Soren Nissen

This week’s featured artist is bassist Soren Nissen, who participated in Jazzology in 2012.

Originally from Saskatoon, Saskatchewan, Soren developed his skills as a bassist while sharing the bandstand with mentors such as Mark DeJong and Dean McNeill.

In 2008, he moved to Toronto to attend Humber College where he studied with Neil Swainson, Mike Downes, Kieran Overs, Kirk MacDonald, and Pat LaBarbera and performed in the Studio Jazz Ensemble.

While completing his studies, he received numerous awards including the Oscar Peterson Award, the Yamaha Canada Jazz Scholarship, the Toronto Musicians’ Association Moe Koffman Memorial Award, and the President’s Award for his dedication and musical excellence.

Soren also attended the Banff Workshop in Jazz and Creative Music in 2013, receiving instruction from Esperanza Spalding, Stephan Crump, Linda Oh, and Vijay Iyer.

Now a full-time musician on the Toronto scene, Soren is currently playing and recording with a number of groups in Toronto and throughout Canada and is known for his musical support in a variety of styles including jazz, classical, folk, and rock. He is a member of the Outer Bridge Ensemble, Eli Bennett Quartet, Language- Arts, Jeff LaRochelle’s Origins Ensemble, and Andrew McAnsh Quintet, and is co-leader of a new project called Not the Moon, which holds a residency and Toronto’s Poetry Jazz Café. He has performed with Terence Blanchard, Danilo Perez, P.J. Perry, Guido Basso, Oliver Jones, Campbell Ryga, Alex Dean, Bob Mintzer, and David Occhipinti. Soren also maintains a busy teaching schedule both as a private lesson instructor and guest clinician and is on the faculty of the TD Jazz Intensive each summer in Saskatoon.

Soren took some time to discuss his experience with the Jazzology program and talk about his recent musical activities:

1) Describe your experience with the Jazzology program. What was your favourite aspect?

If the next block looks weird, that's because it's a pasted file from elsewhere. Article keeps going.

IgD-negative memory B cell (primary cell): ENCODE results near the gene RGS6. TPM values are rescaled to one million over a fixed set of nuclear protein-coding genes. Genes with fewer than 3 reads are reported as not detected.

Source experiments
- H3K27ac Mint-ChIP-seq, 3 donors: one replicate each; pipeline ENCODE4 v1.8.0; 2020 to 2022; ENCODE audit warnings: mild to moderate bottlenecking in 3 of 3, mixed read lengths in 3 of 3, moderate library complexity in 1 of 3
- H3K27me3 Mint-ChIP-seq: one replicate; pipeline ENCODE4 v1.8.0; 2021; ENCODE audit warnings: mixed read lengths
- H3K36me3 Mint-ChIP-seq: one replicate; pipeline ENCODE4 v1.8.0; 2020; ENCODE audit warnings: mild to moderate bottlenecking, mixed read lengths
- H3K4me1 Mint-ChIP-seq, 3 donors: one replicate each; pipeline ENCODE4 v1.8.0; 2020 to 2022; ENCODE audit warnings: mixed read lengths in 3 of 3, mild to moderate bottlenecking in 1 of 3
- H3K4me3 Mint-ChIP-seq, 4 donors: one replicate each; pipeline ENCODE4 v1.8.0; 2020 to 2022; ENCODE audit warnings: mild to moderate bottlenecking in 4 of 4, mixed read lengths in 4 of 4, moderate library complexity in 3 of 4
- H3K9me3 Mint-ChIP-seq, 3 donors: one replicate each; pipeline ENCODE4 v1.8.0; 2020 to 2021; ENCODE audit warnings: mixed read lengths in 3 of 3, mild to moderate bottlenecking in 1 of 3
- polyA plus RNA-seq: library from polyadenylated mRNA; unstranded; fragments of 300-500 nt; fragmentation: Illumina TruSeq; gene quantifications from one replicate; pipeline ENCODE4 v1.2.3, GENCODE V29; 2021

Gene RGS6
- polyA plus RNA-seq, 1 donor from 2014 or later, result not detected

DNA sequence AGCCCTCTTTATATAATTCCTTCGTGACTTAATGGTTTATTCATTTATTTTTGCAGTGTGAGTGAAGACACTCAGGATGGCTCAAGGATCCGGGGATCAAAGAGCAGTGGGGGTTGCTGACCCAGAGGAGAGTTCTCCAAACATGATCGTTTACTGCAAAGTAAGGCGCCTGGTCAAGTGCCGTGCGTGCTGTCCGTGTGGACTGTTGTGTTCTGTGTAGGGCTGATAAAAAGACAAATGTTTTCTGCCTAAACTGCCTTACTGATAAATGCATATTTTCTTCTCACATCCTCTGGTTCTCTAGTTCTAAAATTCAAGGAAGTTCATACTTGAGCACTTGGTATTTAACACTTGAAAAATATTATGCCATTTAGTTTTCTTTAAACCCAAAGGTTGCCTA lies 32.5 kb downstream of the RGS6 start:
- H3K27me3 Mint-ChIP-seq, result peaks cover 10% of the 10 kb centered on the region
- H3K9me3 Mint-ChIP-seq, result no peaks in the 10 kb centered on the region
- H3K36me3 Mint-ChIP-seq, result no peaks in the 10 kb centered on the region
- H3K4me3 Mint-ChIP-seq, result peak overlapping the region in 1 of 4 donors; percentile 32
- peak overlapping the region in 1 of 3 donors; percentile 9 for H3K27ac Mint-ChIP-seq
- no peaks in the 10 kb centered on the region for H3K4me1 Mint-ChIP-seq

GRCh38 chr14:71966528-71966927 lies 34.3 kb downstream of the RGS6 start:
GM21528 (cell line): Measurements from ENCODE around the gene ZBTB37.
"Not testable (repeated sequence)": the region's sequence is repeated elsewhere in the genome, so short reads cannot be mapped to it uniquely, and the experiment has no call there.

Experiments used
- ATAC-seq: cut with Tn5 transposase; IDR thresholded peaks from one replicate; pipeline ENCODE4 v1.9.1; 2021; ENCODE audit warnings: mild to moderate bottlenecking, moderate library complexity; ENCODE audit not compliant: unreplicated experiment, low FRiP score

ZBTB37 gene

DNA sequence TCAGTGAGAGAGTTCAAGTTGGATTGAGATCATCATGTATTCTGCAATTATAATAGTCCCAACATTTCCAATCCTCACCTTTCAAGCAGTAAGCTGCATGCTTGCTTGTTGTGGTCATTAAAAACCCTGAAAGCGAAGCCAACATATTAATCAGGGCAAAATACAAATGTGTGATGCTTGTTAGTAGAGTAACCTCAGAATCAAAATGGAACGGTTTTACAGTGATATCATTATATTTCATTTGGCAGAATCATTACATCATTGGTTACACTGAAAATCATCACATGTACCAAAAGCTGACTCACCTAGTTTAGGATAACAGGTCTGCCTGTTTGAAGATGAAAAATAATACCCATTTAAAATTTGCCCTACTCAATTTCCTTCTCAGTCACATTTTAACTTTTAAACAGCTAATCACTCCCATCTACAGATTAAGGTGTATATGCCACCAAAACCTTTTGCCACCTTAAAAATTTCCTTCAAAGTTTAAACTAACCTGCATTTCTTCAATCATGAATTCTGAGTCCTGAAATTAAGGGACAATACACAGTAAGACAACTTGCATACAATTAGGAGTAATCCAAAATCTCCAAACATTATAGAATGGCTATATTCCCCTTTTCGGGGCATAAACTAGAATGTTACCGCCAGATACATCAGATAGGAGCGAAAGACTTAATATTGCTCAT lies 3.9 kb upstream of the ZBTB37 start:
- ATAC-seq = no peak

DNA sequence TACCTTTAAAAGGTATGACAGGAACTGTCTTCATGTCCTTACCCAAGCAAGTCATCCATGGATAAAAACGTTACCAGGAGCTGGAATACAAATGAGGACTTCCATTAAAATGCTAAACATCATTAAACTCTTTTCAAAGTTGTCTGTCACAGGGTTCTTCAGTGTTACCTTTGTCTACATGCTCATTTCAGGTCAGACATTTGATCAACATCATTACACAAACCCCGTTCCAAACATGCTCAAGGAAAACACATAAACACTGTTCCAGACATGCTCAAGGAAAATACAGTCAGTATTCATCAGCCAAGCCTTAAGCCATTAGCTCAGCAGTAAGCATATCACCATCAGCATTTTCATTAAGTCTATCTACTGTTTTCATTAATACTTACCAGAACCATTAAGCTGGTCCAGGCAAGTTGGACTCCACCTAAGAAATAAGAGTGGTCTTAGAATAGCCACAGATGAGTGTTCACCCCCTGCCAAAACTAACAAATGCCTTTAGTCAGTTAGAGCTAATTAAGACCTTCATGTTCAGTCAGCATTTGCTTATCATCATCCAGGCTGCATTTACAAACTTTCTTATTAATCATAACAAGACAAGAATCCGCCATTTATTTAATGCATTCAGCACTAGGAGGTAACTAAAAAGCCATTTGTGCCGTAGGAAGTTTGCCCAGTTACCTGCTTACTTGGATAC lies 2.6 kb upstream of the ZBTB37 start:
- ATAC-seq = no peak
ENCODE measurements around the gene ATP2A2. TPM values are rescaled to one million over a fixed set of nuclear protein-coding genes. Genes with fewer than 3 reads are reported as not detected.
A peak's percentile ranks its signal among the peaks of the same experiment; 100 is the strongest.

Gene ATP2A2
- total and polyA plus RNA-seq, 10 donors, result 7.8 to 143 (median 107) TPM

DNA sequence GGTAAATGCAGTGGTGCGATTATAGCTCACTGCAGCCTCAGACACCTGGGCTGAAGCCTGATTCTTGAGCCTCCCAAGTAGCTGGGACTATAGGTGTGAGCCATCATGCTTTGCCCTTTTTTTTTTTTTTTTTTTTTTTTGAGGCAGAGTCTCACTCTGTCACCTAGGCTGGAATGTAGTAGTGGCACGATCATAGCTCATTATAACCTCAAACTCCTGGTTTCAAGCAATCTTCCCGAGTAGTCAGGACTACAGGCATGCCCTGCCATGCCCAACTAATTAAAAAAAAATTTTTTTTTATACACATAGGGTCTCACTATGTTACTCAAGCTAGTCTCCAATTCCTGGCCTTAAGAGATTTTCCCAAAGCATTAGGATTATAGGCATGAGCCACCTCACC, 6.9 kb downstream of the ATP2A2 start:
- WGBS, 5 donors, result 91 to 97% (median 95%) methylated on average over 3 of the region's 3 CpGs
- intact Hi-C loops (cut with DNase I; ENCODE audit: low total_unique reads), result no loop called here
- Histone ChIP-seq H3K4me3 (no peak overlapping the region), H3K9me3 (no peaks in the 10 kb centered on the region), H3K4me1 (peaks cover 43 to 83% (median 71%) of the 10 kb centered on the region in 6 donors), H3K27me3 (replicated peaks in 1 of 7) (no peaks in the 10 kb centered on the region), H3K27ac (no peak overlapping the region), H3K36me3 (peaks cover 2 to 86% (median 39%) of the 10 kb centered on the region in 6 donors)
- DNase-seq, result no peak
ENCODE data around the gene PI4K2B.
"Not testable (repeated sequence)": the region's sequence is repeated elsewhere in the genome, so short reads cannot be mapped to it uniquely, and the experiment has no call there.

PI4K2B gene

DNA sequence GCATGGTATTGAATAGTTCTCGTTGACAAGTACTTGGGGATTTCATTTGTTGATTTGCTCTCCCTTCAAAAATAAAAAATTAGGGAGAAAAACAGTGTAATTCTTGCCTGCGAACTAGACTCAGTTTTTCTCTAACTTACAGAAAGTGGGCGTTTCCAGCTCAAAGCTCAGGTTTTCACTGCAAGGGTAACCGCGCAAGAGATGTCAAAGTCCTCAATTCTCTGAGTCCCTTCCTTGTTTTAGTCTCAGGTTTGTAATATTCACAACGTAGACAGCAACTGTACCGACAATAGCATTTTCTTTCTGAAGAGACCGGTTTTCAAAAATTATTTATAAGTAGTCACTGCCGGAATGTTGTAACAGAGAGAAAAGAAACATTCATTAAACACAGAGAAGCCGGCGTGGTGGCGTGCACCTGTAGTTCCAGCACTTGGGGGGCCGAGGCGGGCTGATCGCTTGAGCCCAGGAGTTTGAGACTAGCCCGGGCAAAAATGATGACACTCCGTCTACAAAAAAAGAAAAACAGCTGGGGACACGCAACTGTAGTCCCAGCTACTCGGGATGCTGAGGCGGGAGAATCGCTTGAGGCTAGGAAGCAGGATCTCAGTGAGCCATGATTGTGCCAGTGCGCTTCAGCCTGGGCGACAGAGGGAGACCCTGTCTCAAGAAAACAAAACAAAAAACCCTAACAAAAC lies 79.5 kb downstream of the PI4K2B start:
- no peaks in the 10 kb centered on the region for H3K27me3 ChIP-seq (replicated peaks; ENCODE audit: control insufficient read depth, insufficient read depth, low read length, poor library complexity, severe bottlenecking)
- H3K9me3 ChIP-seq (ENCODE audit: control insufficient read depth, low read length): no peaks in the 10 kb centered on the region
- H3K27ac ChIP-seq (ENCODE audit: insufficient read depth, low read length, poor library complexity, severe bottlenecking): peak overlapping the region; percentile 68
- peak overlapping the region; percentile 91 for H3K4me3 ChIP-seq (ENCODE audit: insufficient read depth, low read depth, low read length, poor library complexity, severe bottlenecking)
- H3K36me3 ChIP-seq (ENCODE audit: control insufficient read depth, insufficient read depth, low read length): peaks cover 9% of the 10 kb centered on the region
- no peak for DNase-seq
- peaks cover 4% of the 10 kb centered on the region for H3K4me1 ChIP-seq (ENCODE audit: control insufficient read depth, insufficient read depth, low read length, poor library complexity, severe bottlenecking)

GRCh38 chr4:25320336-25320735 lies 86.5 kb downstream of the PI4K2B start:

I had a very good experience with the Jazzology program. Brad and the rest of the staff at JAZZ.FM91 made me feel so welcome and provided a comfortable and relaxed setting to get together and talk about music.  My favourite aspect was getting the opportunity to select some music to play on the air.  I remember playing a few tracks from some of my favourite piano trios including Ahmad Jamal, who I am still listening to. 

2) What is your strongest memory of the Jazzology program? Are there any funny stories or incidents that come to mind?

I remember the interview forced me think retrospectively on the life and musical path that brought me to studying music at Humber College. It was pretty interesting to see how all these seemingly random and small events all played a role in where I was during the interview as well as today. That really hit me after the interview.  There was a funny moment where I tried to imitate Keith Jarrett singing while playing a solo. It didn’t go over too well.  

3) Would you recommend this experience to other young musicians?

Definitely!  It’s an opportunity to share your music and story with many jazz fans and a great way to meet the wonderful JAZZ.FM91 staff and work on some radio interview skills. 

4) How has this experience helped in your personal and professional development?

The experience helped me feel like I was on my way to being a working professional and not just a student. It helped boost my confidence with speaking on the radio. It also gave me a way to share some of my original music that I had recently recorded. I actually received a few surprisingly positive emails from strangers who heard the music on the air and wanted to get in touch.  

5) This program is made possible by our generous donors and sponsors who strongly believe in the importance of arts education initiatives. If you had the opportunity to thank them in person, what would you say?